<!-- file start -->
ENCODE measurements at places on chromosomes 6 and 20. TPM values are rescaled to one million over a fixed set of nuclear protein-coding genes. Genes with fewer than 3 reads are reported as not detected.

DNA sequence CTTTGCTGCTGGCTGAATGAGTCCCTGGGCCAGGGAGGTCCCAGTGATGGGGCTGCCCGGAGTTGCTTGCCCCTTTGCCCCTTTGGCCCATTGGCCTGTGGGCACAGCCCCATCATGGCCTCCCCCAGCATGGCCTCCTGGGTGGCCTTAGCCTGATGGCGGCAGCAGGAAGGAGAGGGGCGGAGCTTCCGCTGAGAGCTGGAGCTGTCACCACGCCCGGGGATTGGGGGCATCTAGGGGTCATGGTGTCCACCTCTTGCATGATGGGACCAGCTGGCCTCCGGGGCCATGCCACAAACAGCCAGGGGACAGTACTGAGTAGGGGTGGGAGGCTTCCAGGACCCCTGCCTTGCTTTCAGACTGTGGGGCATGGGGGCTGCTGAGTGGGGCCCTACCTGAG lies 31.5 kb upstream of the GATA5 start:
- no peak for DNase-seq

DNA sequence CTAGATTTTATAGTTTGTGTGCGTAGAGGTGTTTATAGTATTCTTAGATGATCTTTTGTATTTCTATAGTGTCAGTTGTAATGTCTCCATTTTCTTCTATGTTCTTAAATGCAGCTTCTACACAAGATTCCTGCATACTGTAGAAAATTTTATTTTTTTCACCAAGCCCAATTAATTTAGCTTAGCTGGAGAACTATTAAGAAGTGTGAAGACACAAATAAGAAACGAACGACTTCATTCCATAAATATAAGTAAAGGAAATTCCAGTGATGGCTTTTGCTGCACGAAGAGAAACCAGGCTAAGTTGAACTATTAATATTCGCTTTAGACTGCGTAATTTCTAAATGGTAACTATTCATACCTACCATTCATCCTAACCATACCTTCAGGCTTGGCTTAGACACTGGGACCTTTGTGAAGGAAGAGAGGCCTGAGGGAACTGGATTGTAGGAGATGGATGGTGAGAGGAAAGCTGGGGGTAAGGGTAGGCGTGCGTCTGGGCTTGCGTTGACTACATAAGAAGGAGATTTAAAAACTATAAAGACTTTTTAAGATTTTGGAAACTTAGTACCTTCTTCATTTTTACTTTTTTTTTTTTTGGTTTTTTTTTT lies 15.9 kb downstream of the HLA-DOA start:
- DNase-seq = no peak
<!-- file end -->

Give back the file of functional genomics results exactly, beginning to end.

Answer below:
ENCODE measurements at places on chromosomes 6 and 20. TPM values are rescaled to one million over a fixed set of nuclear protein-coding genes. Genes with fewer than 3 reads are reported as not detected.

DNA sequence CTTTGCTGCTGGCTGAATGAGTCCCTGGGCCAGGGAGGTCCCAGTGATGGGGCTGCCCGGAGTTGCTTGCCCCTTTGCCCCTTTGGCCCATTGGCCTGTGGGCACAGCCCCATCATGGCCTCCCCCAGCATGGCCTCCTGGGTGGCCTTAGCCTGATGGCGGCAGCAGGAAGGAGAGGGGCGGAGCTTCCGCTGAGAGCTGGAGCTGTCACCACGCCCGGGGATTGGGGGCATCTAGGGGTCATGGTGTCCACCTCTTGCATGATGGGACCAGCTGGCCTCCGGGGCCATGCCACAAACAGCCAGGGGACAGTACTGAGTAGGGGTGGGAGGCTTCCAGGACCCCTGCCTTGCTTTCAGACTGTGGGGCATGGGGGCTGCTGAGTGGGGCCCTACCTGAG lies 31.5 kb upstream of the GATA5 start:
- no peak for DNase-seq

DNA sequence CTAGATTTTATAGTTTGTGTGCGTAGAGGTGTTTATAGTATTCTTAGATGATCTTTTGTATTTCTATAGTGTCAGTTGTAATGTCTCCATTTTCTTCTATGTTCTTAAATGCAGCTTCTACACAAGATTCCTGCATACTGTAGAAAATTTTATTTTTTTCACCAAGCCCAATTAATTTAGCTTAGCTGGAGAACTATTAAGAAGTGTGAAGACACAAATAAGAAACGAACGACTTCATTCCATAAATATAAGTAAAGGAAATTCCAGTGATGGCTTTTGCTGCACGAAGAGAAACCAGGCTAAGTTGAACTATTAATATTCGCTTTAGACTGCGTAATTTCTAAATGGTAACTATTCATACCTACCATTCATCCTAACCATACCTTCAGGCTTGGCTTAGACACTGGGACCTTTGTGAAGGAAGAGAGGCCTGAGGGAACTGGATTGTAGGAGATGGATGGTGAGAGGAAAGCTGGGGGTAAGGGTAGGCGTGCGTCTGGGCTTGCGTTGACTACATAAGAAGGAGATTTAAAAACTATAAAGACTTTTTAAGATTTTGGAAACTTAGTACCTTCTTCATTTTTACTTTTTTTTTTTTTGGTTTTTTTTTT lies 15.9 kb downstream of the HLA-DOA start:
- DNase-seq = no peak